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Lenovo Settles Over Superfish Bug

Lenovo, one of the world’s largest computer manufacturers, has agreed to settle charges by the Federal Trade Commission and 32 State Attorneys General that the company harmed consumers by pre-loading software on some laptops that, “compromised security protections in order to deliver ads to consumers.”. You can read more about the original complaint here┬áinvolving the Superfish vulnerability. Last Monday, the FTC announced that Lenovo will now be required to notify its customers of all the software that comes pre-loaded on their products. They will also be required to garner the user’s consent. Additionally, Lenovo will be subjected to 20 years of security audit checks along with a $3.5 million dollar penalty.

 

What was Superfish?

The Superfish bug refers to a piece of pre-installed OEM software on an estimated 750,000 Lenovo computers. Superfish is named after the company that produced the VisualDiscovery software that Lenovo bundled with it’s equipment. The exploit served as a man-in-the-middle attack which injected ads into users’ web browsers on behalf of its retail partners. This software provided private information of end user’s and allowed a method by which hackers could gain access to encrypted communications. Lenovo commented on the matter in a press release,

 

“While Lenovo disagrees with allegations contained in these complaints, we are pleased to bring this matter to a close after 2-1/2 years…Subsequent to this incident, Lenovo introduced both a policy to limit the amount of pre-installed software it loads on PCs, and comprehensive security and privacy review processes, actions which are largely consistent with the actions we agreed to take in the settlements announced today.”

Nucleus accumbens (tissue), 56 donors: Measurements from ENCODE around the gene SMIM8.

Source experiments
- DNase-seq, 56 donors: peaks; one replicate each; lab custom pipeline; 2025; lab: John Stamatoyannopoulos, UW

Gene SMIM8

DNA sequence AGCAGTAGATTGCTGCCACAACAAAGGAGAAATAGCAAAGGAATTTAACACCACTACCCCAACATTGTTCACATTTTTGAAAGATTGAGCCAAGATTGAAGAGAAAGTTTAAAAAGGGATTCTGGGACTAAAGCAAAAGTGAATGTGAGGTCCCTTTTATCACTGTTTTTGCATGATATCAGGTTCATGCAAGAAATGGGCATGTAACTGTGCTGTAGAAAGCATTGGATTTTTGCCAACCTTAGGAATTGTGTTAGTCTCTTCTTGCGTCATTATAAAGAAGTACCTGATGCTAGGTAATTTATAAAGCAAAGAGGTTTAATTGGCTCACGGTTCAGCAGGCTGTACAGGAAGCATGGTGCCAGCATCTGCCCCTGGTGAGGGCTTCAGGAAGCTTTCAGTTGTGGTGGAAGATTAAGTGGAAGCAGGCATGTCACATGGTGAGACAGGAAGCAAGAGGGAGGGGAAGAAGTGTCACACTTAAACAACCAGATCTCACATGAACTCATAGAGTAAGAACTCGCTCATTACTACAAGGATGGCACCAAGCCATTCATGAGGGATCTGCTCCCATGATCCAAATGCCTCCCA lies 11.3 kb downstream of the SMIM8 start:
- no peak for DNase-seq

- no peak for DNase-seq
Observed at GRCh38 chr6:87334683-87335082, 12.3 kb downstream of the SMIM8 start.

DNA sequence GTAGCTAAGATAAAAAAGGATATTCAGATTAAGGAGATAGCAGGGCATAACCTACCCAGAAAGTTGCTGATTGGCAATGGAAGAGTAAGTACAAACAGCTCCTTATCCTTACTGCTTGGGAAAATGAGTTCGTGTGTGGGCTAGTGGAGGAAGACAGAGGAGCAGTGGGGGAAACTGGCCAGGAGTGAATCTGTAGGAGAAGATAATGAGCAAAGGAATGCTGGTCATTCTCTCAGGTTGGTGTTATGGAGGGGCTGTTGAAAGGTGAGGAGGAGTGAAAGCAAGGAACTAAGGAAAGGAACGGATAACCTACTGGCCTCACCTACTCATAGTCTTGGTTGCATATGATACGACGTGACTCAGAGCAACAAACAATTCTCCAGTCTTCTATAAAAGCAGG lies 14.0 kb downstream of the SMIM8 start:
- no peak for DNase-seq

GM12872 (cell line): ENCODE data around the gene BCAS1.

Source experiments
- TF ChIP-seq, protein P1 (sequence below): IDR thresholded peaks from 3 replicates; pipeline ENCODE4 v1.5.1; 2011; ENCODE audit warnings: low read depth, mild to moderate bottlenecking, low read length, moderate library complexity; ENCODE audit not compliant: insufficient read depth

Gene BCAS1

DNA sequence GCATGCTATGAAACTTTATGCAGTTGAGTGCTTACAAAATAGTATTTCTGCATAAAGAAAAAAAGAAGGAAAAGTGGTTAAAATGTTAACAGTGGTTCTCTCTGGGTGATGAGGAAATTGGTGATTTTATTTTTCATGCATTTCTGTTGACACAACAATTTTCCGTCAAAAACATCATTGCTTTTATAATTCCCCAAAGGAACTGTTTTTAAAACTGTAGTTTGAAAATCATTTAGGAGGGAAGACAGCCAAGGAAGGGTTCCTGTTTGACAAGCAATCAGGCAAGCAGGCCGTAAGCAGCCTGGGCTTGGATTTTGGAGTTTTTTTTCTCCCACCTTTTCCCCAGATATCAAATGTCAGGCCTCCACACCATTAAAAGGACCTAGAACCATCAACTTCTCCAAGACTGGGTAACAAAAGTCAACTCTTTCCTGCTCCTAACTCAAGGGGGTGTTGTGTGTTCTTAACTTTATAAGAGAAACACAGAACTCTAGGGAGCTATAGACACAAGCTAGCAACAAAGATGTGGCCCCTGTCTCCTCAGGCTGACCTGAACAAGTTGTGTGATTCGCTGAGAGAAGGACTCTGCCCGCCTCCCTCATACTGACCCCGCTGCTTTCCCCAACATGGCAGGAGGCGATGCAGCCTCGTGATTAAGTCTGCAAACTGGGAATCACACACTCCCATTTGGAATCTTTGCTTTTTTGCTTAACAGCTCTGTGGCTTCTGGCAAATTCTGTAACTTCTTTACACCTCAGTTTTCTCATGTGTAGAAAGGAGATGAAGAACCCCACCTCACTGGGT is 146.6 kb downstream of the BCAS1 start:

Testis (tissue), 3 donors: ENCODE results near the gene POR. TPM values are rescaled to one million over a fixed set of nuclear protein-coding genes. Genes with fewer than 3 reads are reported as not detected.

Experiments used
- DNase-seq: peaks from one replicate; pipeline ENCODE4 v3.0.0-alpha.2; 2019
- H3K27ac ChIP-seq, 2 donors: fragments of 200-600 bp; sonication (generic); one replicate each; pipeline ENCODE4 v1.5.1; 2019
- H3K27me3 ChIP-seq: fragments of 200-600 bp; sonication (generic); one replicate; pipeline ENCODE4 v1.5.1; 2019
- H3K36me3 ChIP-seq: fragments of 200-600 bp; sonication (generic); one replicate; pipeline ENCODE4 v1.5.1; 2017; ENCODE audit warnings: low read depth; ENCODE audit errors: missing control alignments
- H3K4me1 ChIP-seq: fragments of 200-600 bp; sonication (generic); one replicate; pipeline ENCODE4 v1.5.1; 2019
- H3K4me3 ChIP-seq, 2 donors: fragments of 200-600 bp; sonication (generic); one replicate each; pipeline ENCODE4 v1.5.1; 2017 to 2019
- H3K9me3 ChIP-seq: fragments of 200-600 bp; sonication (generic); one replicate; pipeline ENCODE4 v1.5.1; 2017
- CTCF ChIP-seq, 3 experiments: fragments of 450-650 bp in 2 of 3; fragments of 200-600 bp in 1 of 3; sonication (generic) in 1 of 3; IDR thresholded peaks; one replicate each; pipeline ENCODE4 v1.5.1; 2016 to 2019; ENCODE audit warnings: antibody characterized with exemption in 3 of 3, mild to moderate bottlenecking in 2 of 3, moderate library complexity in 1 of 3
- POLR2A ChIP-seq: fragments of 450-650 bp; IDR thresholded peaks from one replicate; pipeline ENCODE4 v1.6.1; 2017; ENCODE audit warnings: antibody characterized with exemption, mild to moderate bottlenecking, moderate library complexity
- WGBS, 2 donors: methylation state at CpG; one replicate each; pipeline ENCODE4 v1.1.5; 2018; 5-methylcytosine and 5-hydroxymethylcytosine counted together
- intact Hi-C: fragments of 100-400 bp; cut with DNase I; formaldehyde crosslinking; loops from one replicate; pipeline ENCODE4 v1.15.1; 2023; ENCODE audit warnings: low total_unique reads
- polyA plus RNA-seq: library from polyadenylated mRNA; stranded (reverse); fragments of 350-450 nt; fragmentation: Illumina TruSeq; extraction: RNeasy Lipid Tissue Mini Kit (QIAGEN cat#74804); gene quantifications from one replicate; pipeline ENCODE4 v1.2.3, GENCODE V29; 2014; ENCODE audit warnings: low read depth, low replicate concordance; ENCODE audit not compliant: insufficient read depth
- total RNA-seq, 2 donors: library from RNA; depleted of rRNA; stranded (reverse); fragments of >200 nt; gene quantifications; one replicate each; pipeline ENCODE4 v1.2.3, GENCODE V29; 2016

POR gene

While the tech giant has settled the dispute, it’s a bit unnerving that they do not own up to their mistake which leaves me less-than-reassured. If you have a Lenovo laptop produced from August 2014 to February 2015 – you can go here to find out if you are still running the exploit.

 

Related:

https://systechinfo.com/news/critical-ios-security-firmware-decrypted

https://systechinfo.com/news/the-internet-of-things-a-security-nightmare

https://systechinfo.com/news/how-to-disable-windows-10-location-tracking

https://systechinfo.com/news/tips-to-stay-safe-during-the-holidays-avoid-free-wifi-traps

https://systechinfo.com/news/reading-the-fine-print

https://systechinfo.com/news/smart-manufacturing-leadership-act

 

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